Wrestling is hugely popular in the West African country of Senegal
Star wrestlers can earn $200,000 per contest, and others want to emulate their success
Wrestling legend Gris Bordeaux says the sport has allowed him to support his family
In most of Africa, football reigns supreme among sports, but in Senegal wrestling challenges it for popularity. It provides entertainment and exercise, and offers young men dreams of fame and fortune.
Wrestling’s popularity in Senegal makes it big business. For the sport’s superstars the rewards can be huge, with the biggest names earning up to $200,000 per contest. In a country where unemployment is pushing 50%, some young men see it as a way out of poverty.
Gris Bordeaux is a star in Senegal, a wrestling champion who also teaches at a wrestling school in the capital Dakar.
He says wrestling is a mental, as well as physical, discipline and that reaching the top of his profession takes dedication.
“It’s all about making sacrifices,” says Bordeaux. “It requires training and meditation; your mindset is important. You have to educate yourself well.
“Not all wrestlers get to realize their dreams, because on the bigger level it is few that get to where I am. You need to be focused on the sport – like over 5,000 wrestlers you will get only 10 that make it.”
Bordeaux credits wrestling with changing his life, bringing him success and wealth.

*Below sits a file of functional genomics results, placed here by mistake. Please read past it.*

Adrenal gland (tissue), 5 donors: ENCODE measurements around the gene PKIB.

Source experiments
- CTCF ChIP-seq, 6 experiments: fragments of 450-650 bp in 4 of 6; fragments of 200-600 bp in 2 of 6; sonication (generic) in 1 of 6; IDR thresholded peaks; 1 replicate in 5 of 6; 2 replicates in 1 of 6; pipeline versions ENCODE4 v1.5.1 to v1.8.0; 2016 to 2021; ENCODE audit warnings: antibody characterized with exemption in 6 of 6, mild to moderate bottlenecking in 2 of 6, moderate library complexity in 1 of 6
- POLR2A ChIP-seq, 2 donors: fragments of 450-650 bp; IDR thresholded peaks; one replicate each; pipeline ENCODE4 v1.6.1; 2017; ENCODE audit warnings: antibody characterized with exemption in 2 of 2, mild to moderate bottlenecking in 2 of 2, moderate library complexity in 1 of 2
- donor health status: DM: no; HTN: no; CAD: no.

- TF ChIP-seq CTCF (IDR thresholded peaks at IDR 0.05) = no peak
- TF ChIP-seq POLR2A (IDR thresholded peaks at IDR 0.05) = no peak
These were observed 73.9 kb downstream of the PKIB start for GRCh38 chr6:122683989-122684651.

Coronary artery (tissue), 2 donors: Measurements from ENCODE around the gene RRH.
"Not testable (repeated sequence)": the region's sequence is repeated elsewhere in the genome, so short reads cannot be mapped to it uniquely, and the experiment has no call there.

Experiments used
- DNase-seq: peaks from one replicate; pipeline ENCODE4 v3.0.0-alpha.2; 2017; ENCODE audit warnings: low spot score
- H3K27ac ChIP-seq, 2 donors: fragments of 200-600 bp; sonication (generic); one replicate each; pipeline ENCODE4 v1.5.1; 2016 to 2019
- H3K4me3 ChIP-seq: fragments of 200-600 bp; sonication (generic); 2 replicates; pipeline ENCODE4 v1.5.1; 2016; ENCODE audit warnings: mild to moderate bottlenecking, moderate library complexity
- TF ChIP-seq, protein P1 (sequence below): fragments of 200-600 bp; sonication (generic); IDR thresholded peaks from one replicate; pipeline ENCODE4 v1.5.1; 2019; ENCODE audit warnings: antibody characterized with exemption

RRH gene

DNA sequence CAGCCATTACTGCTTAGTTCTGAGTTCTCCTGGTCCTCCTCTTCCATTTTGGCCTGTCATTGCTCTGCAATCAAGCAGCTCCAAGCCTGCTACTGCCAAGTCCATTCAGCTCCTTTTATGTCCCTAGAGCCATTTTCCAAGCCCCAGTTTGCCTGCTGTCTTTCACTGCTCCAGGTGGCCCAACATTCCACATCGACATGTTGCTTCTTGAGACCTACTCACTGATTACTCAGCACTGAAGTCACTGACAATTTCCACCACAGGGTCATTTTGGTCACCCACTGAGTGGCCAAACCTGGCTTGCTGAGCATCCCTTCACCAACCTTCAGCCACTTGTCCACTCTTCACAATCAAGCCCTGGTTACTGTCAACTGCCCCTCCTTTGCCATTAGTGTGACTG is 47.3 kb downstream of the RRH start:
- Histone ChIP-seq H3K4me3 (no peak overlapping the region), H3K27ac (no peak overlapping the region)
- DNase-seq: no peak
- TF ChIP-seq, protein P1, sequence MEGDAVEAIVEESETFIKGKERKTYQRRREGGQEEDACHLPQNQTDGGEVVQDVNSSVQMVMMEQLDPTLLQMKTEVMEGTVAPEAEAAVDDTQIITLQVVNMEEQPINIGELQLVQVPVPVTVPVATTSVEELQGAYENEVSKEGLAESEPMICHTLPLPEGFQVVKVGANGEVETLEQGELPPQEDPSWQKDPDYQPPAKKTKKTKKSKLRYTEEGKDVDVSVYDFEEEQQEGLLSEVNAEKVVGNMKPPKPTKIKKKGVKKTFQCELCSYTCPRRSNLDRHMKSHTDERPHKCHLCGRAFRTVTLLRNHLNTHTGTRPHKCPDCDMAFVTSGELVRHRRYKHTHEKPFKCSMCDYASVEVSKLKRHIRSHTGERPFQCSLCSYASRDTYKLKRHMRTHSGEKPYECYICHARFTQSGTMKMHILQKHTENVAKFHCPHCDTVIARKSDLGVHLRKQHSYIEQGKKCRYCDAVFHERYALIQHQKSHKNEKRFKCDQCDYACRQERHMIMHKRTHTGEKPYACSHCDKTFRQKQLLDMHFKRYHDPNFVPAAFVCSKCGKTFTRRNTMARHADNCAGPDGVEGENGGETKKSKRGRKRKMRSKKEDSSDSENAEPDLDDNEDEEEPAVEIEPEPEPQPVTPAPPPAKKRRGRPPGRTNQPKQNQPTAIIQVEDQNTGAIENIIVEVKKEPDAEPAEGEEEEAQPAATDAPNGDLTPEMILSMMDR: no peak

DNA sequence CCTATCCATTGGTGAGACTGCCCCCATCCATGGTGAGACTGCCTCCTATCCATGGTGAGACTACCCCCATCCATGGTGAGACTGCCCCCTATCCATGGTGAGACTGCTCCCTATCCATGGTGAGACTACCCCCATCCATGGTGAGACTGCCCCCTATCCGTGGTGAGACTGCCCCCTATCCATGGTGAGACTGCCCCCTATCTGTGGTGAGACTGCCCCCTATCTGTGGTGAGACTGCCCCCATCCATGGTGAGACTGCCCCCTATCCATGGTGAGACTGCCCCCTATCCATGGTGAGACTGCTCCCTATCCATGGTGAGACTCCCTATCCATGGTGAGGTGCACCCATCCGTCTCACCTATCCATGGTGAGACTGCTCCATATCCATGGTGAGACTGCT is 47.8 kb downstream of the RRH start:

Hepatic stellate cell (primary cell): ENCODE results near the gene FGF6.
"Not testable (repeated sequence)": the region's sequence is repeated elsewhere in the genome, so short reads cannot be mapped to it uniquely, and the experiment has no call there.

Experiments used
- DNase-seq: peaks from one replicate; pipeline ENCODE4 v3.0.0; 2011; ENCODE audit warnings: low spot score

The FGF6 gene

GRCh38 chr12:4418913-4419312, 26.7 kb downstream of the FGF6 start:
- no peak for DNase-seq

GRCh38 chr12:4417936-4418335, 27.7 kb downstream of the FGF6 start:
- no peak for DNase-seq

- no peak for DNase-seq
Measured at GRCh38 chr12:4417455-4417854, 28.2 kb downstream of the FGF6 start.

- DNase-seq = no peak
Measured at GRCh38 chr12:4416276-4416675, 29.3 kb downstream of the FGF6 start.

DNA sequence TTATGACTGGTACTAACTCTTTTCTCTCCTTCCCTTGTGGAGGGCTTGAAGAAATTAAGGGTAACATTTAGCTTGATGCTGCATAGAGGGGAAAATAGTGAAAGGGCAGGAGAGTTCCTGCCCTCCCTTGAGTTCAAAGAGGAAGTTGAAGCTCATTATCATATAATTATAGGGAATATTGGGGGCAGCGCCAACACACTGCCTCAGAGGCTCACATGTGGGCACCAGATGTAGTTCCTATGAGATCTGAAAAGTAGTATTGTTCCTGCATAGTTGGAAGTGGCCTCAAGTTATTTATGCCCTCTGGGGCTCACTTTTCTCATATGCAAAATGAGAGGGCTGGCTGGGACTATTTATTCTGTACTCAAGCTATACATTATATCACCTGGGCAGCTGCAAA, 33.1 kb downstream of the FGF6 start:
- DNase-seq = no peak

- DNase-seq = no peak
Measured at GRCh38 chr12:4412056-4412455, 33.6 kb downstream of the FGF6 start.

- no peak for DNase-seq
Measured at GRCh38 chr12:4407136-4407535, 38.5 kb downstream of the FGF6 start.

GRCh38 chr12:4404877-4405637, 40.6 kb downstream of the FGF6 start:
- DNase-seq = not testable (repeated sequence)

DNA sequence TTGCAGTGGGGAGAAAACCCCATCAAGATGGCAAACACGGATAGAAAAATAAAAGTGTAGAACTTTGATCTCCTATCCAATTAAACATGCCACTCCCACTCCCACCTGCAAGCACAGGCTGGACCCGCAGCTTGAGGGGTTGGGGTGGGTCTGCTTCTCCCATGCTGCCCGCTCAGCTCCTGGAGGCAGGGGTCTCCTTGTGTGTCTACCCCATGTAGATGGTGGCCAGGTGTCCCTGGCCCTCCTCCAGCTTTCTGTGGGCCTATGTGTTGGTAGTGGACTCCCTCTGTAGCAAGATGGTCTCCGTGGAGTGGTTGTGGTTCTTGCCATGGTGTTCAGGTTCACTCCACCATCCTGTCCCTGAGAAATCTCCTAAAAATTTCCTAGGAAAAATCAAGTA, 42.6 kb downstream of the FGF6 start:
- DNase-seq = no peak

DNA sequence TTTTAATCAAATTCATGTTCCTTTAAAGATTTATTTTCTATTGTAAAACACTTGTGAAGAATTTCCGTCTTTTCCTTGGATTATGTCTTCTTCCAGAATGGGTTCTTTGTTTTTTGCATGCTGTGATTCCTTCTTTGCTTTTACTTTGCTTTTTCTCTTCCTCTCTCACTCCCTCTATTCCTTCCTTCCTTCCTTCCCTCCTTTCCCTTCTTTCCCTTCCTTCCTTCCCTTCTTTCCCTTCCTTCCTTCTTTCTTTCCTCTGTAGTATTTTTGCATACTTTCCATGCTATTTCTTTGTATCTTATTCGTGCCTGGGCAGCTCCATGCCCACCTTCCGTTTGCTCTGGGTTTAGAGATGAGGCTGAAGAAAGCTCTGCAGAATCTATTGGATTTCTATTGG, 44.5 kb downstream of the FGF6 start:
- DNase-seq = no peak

“What I do know is that it has given me a lot of opportunities,” he says. “It has opened doors for me because I am able to take care of myself and my family and especially to help the young people in the community.”
It’s perhaps a desire to emulate the likes of Bordeaux – as well as a desire to keep fit – that motivates young Senegalese men to work out on the beaches of Dakar.
Lacking the money to use a proper gym, some men have built a makeshift gym of their own. On the city’s public beaches they have set up workout benches, using whatever materials they can – be it car tires or wheel rims loaded with rocks to make them heavier.
Some of those training at Bordeaux’s school and pumping iron on the beach may one day make it onto the professional wrestling circuit, earning the right to wear the wrestler’s traditional pre-fight regalia.
Bordeaux describes the costumes as art. He says: “The way we dress is to show harmony – we dress for the fight and we become different. When we wear the full attire for a fight, you won’t recognize me!”